Savage men who disagree beat each other’s brains in. “Civilized” men who disagree send proxies to beat each other’s brains in.
Such was the lesson of Sunday’s Deadwood, which climaxed with TV’s most brutal one-on-one fight since Tony Soprano and Ralphie Cifaretto had their last tango in season four of “The Sopranos”: a street brawl between Dan Dority (W. Earl Brown), chief muscleman for Al Swearengen (Ian McShane), and the hulking Captain Turner (Allan Graff), Man Friday and designated leg-breaker for George Hearst (Gerald McRaney). The showdown ended with the battered, bloody, clearly overmatched Dan, prone in the mud beneath Turner, jamming his thumb into Turner’s left eye socket, ripping his eyeball out a la Little Jack Horner digging into a Christmas pie, then rising to his feet, grabbing a chunk of firewood and silencing Turner’s screams with a caveman-style coup-de-grace.
It’s hard to say which pay cable mano-a-mano was nastier; featured “Sopranos” weapons included kitchen implements and an insecticide, and the denouement was a bathtub evisceration complete with gratuitous toupee joke. But in the end, the Deadwood fight was dramatically richer. It had a much more tangled motivation than, “It was a long time coming,” and the fact that it occurred in broad daylight in the town’s main thoroughfare meant it had implications beyond who would kill whom.
Like so many public events on Deadwood, the Dority-Turner fight was political theater conducted before a horrified live audience, an event designed to send a message to onlookers that when the drama ended, the town’s direction would be irrevocably altered. I suspect that when the show finishes its regular run, the Dority-Turner fight will earn a spot on any shortlist of the show’s most significant public events—equal to, and in some ways greater than, the shooting of Wild Bill Hickok in season one (signaling the death of the Old West’s mythic self-image and the embrace of a more mechanized, commercialized, safe era) and Alma’s wedding at the end of season two (which united the town in spirit, while behind closed doors, Swearengen was uniting it legally, by closing the charter deal with Yankton). The fight between Dority and Turner was really a fight between Swearengen and Hearst. It was a showdown between the lesser and greater of two evils—the first of whom, in his roundabout, often repellent way, has the camp’s best interests at heart.
Gradually, subtly and almost in spite of himself, Swearengen, who initially seemed a putrid goblin spinning wicked schemes by torchlight, has come to realize that he’ll make more money if Deadwood becomes a functioning (though admittedly less interesting) community. That, coupled with his near-death experience in season two, has mellowed him (though he sometimes gripes about not being able to kill as many people personally). And over time, his brusque and often violent self-interest has become almost indistinguishable from community spirit. He’s now less a villain than an antihero, a man who does the right thing for the wrong reasons (and sometimes for the right reasons). He’s the town’s most important political player, the thug-as-civilizing-force, handpicking temperamental but righteous Seth Bullock (Timothy Olyphant) as sheriff and dithering blabbermouth E.B Farnum (William Sanderson) as mayor, brokering a deal with the regional powers in Yankton to recognize the camp’s makeshift government and encouraging legitimate elections.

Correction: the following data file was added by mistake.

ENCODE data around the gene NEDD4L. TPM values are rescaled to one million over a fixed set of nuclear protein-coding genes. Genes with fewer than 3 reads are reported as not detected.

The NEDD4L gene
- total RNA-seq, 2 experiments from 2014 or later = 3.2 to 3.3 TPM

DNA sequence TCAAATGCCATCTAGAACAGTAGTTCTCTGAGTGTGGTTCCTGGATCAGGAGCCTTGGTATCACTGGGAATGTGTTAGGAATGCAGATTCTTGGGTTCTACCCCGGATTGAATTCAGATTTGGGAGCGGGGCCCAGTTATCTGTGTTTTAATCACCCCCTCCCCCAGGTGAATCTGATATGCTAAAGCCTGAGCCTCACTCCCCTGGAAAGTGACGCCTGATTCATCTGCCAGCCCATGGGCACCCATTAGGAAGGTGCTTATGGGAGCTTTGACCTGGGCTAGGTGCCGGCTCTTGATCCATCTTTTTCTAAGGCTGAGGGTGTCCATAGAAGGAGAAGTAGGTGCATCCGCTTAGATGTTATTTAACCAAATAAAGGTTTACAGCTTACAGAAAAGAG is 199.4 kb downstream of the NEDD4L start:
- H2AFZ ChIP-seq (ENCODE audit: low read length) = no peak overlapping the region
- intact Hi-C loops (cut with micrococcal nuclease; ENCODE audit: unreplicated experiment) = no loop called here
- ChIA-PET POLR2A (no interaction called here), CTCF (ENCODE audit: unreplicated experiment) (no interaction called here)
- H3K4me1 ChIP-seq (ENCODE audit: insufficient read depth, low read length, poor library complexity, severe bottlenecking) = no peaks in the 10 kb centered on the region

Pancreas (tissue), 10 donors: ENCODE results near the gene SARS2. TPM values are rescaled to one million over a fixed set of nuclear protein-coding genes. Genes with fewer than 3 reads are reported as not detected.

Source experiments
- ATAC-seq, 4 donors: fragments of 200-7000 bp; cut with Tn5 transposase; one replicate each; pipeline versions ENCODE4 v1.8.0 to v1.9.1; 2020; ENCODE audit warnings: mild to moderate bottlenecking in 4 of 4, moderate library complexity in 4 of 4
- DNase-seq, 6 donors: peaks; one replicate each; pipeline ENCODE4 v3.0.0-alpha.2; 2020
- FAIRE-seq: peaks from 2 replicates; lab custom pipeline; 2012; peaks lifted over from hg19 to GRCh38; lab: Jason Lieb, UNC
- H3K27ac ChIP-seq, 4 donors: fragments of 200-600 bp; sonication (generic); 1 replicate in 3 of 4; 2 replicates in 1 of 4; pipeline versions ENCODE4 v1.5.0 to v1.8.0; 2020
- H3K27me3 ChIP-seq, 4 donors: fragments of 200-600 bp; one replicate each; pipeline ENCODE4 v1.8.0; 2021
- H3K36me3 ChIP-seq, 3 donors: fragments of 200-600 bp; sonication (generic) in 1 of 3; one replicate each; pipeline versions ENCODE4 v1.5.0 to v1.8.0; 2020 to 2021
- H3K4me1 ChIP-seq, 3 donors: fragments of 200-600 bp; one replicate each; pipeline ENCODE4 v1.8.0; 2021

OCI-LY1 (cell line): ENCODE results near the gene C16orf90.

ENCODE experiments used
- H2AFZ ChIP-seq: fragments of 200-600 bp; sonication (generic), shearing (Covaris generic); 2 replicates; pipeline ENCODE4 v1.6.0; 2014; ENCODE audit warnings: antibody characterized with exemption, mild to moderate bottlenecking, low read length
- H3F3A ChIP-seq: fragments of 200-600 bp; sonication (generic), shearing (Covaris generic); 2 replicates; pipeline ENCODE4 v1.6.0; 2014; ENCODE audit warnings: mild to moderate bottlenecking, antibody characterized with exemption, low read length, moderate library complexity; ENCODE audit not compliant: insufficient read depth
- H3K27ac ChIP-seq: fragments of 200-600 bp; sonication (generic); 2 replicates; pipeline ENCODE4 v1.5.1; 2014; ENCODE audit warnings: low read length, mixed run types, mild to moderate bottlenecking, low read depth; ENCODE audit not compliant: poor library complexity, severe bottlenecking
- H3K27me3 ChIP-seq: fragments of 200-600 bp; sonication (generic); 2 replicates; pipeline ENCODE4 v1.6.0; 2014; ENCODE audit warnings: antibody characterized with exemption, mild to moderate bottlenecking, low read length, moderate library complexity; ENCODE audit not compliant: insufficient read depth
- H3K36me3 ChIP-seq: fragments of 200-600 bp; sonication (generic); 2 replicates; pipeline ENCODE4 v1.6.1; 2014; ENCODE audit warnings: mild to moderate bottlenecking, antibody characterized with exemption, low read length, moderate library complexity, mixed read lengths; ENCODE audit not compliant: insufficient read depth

Swearengen has spent the last several episodes puzzling over what, exactly, Hearst wants—fathoming the man’s presumably inscrutable intentions. But I wonder if Swearengen isn’t misreading Hearst, mistakenly assuming that Hearst is a kindred spirit, a vicious yet subtle tactician. From here, it looks like Hearst is just plain vicious—an Old West version of a Third World strongman. He thwarts his disgruntled Cornish workers’ efforts to organize by killing them and leaving their corpses in the street. He tries to intimidate Alma into selling her gold claim by threatening her with unspecified sexual violation. And he lets Swearengen know he doesn’t appreciate his interference by chopping off one of the latter’s fingers. In each case, you don’t need a degree in cryptography to decipher the message.
The wanton crudeness of Hearst’s latest union-busting murder was driven home with one of the most chillingly beautiful shots in the show’s three-season run. A low-angled close-up of Charlie Utter (Dayton Callie) looking down at the corpse tilted down to street level, so that the knife loomed in the foreground, dwarfing the puny figure of Bullock staring at the weapon in the background. The implication was clear: If the sheriff didn’t stand up to Hearst, the town would assume that law and government were agreed-upon lies—that Deadwood was still a place ruled by violence and fear.